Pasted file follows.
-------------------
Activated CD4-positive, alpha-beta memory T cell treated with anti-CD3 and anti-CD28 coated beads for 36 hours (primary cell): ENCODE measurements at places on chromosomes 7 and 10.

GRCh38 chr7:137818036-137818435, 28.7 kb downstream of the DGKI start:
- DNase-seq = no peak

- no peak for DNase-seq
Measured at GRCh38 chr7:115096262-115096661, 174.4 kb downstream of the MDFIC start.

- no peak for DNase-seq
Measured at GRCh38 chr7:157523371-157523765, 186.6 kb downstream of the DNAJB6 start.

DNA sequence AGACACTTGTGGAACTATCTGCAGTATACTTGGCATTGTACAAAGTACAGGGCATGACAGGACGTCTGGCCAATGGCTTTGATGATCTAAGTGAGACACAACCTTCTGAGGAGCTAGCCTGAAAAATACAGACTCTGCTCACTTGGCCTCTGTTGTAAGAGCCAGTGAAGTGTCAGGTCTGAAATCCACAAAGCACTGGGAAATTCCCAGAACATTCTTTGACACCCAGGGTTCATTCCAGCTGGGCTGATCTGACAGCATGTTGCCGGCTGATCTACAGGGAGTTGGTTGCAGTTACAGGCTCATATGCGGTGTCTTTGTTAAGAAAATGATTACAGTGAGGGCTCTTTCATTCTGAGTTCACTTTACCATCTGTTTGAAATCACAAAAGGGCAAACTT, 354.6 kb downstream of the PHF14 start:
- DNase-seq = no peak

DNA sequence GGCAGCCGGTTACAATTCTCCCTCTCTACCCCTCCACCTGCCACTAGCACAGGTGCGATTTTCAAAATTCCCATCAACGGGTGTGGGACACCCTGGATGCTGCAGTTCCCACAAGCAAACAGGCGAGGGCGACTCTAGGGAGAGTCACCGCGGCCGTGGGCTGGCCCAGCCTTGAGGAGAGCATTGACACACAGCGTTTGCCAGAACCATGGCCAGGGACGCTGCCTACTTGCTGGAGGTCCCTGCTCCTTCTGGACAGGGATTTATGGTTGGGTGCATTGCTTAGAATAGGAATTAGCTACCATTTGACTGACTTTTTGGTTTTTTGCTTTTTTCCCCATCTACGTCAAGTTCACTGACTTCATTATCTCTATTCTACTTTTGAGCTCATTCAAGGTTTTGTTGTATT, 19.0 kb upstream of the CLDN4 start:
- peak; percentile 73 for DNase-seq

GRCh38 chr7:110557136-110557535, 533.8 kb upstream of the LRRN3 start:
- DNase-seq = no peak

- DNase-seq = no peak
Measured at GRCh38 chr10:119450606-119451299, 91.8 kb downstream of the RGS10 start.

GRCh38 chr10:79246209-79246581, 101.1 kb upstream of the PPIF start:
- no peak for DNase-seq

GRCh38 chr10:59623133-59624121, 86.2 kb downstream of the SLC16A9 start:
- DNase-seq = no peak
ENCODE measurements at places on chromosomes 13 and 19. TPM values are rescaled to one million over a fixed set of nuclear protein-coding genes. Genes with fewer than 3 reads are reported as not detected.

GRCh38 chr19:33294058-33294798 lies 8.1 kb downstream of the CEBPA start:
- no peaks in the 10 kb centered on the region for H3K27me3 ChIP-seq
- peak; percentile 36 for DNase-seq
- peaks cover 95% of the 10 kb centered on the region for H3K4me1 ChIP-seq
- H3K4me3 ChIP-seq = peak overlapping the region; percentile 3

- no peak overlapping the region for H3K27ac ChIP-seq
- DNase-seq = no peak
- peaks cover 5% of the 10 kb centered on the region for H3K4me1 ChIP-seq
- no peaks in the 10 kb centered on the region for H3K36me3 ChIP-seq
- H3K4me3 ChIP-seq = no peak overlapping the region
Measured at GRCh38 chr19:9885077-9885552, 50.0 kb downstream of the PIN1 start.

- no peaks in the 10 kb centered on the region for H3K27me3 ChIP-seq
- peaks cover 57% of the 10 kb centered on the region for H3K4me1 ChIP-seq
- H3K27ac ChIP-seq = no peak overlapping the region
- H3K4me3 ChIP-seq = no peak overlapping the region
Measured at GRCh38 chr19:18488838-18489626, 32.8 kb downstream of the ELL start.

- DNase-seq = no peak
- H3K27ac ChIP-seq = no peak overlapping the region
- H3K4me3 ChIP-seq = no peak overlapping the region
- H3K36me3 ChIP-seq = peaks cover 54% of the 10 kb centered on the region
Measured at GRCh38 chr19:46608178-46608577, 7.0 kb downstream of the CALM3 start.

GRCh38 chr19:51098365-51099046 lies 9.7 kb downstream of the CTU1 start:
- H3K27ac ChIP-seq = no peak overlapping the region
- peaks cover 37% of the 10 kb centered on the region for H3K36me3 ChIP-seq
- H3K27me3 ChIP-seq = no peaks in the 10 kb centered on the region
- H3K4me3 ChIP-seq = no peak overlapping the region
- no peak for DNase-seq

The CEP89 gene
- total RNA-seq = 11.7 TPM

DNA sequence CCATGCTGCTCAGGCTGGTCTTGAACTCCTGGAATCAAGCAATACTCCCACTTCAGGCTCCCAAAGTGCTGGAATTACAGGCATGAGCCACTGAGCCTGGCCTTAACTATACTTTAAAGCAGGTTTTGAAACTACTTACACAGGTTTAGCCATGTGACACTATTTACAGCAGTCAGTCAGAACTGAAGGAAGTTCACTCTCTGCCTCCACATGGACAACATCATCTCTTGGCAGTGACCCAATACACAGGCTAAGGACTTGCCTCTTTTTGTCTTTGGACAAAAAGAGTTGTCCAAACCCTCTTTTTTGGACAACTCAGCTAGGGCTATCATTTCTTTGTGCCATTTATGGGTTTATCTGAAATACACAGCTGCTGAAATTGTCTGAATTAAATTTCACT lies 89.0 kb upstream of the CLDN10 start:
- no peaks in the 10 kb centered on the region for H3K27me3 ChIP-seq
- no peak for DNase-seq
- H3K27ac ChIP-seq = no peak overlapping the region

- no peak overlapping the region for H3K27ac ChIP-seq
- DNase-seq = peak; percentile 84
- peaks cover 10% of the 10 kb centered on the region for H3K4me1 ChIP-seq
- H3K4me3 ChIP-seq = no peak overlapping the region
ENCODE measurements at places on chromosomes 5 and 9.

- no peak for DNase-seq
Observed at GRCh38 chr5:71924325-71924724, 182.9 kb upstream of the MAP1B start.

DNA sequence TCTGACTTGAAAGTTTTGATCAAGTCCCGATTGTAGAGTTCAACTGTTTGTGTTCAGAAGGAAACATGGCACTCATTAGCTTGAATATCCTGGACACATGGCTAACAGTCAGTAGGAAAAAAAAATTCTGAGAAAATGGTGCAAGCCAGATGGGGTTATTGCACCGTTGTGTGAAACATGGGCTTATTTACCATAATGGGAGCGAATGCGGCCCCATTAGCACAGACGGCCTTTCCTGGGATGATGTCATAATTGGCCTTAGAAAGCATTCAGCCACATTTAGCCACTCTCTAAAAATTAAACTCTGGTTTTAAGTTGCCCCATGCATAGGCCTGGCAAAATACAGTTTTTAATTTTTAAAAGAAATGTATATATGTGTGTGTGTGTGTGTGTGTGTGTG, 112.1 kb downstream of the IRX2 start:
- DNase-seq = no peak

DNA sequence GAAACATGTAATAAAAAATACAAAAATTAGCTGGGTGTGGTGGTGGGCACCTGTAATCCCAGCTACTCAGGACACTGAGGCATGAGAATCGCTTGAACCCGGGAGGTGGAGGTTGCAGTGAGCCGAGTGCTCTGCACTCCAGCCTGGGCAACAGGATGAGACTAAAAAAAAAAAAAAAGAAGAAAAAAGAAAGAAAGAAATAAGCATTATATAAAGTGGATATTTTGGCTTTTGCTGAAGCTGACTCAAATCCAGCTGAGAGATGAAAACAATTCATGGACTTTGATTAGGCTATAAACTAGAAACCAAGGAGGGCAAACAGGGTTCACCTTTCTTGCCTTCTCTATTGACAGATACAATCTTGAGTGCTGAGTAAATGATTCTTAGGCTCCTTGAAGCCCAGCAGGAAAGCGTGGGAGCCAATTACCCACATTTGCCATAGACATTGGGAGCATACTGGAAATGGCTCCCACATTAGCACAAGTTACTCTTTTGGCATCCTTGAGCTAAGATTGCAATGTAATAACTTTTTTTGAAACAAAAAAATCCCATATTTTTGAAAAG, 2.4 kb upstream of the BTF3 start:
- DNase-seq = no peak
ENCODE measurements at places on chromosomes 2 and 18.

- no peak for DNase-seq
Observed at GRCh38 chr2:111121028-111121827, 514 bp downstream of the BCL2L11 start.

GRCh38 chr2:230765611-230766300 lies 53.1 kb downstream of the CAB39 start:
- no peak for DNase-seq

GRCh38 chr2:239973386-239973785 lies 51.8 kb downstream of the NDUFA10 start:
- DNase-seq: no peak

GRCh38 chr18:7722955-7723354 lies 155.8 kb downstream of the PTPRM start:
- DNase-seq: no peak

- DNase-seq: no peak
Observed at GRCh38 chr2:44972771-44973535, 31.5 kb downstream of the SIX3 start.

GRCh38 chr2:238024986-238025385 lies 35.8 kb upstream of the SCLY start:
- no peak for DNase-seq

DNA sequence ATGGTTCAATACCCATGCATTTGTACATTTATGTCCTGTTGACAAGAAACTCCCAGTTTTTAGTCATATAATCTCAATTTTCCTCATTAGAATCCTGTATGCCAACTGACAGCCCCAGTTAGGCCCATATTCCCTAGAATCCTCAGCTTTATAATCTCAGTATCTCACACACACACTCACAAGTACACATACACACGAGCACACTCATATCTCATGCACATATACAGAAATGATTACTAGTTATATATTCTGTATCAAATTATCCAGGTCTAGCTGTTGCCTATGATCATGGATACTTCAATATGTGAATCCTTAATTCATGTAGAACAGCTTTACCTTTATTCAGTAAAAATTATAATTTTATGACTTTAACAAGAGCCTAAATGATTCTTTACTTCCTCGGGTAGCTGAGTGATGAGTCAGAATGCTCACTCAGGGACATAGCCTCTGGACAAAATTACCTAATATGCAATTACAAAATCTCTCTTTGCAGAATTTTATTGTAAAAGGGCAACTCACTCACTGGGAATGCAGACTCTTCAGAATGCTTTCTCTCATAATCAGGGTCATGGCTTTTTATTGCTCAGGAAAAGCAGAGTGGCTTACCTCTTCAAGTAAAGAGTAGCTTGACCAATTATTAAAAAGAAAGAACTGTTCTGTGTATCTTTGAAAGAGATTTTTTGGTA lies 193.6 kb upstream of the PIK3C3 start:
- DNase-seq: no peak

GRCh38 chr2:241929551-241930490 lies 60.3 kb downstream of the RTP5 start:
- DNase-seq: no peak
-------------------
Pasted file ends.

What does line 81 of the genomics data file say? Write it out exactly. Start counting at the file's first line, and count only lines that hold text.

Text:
- DNase-seq: no peak